|Module Name||Current Version||Description|
|drcctrl.py||2015-03-10 16:24:12Z||This is the main program; everything else is subsidiary. This module displays the graphical user interface shown previously in this note.|
|dce_ctl.py||2015-03-08 14:09:31Z||This is an internal library of utility functions.|
|servercomm.py||2015-01-23 01:10:14Z||This is an internal library of utility functions.|
|track.py||2015-03-10 16:35:27Z||This module is invoked drcctrl.py as a sub-process to handle the details of scheduling. This module is not intended to be separately and has no graphical user interface.|
|starttrack.sh||2015-03-11 20:55:17Z||This is a shell script that is useful when launching the drcctrl.py tool. It is also a useful place to control the Link 3 and ICMP rate limits when doing testing.|
|blackball-16.png||2015-01-15||This is an icon used by the drcctrl.py program.|
|blueball-16.png||2015-01-15||This is an icon used by the drcctrl.py program.|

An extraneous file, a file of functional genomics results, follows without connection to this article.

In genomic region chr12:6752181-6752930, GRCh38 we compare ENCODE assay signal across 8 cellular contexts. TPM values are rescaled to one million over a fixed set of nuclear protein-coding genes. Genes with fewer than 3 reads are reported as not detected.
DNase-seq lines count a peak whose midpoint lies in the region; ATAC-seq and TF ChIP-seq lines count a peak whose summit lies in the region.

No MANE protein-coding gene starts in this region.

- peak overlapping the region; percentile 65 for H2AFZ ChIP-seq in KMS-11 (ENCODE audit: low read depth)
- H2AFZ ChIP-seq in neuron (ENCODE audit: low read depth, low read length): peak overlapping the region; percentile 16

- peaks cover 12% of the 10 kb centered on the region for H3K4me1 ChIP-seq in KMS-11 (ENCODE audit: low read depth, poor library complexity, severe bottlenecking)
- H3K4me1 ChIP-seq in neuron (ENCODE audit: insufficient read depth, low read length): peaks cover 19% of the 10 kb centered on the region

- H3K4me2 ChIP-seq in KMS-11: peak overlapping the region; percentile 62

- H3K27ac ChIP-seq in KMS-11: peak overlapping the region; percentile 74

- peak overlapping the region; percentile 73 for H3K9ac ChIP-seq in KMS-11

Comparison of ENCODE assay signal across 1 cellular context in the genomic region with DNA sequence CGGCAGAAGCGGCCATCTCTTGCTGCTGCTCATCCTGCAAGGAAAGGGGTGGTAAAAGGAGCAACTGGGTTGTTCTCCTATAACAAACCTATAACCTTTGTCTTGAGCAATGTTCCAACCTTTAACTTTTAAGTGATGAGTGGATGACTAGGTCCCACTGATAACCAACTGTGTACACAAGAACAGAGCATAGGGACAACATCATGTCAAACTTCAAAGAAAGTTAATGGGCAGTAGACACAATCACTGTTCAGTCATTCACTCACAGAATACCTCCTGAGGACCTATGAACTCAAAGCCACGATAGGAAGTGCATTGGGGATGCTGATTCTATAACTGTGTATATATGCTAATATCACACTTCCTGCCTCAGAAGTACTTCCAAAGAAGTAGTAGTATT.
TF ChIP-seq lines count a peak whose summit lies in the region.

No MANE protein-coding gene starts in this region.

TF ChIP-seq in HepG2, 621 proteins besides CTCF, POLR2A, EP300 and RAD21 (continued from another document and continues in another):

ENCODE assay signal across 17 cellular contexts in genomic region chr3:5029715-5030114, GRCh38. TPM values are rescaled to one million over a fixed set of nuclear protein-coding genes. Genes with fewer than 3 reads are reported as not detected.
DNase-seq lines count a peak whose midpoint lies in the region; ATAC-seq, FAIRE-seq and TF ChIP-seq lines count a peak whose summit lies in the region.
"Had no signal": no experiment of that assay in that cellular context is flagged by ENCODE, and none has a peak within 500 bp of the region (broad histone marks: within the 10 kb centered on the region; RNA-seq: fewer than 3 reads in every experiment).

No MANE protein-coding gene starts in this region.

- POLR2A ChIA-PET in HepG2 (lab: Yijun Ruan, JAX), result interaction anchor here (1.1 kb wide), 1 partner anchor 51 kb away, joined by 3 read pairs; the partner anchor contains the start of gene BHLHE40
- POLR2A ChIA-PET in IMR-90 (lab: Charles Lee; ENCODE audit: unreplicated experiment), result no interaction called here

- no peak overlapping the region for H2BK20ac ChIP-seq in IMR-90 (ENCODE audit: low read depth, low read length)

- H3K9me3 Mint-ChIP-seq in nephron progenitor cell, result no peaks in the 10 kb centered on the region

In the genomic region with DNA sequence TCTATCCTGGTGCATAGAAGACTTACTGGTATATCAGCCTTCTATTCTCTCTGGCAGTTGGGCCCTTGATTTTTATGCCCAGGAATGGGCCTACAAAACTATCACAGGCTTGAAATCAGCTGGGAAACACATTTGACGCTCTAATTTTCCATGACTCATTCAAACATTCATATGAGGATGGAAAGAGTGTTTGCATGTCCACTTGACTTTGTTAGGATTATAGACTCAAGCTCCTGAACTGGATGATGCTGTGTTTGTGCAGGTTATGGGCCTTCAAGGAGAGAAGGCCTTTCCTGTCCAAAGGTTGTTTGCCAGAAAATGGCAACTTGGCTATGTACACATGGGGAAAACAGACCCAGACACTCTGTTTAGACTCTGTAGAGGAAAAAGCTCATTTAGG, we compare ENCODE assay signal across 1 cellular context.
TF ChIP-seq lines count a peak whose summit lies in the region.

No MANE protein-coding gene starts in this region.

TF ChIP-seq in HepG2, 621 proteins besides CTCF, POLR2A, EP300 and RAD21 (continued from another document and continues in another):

|greenball-16.png||2015-01-15||This is an icon used by the drcctrl.py program.|
|redball-16.png||2015-01-15||This is an icon used by the drcctrl.py program.|
|yellowball-16.png||2015-01-15||This is an icon used by the drcctrl.py program.|
|startstdiserver.sh||2015-02-02 23:11:51Z||This is a very short shell script that is run on the DCE/Maxwell Pro to start the packet handling engine without its usual graphical user interface.|
This is a DARPA provided text file (in CSV - Comma Separated Value) format. This file defines the timing of the blackout periods that will be applied to Link 2.
This is a usable sample; however it is not the blackout specification that will be used at the DRC Finals.
This is an example of the YAML formatted text file that is fetched by the drcctrl.py program when running in automatic start mode.
This is a usable sample; however it is not the schedule that will be used at the DRC Finals.
If you need help with any of these, drop an email to karl at iwl.com.